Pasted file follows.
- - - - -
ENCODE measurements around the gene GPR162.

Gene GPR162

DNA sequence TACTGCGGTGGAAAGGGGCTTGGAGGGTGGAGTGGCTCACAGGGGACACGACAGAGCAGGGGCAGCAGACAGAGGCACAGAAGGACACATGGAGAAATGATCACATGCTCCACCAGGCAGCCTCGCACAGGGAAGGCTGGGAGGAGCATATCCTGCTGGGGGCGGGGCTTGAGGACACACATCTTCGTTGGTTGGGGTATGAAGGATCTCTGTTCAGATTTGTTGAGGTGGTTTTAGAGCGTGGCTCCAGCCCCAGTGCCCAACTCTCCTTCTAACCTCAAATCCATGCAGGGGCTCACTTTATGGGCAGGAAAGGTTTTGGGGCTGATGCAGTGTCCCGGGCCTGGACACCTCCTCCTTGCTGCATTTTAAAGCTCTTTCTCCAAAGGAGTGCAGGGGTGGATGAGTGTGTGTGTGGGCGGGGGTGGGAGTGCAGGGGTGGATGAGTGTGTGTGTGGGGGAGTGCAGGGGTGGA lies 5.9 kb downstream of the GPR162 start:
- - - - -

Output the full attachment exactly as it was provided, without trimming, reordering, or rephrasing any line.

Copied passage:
ENCODE measurements around the gene GPR162.

Gene GPR162

DNA sequence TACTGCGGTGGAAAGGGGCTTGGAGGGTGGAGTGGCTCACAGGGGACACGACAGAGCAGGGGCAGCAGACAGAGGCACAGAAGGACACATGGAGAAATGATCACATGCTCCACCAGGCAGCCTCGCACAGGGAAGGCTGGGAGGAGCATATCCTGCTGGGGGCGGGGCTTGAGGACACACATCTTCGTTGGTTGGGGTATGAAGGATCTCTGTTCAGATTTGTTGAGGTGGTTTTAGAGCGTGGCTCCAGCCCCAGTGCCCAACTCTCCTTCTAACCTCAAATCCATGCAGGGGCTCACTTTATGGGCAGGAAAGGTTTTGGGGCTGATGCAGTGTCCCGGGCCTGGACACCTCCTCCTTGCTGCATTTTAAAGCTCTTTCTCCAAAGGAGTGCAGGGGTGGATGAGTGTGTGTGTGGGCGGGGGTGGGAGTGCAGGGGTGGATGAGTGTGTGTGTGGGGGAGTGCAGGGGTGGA lies 5.9 kb downstream of the GPR162 start: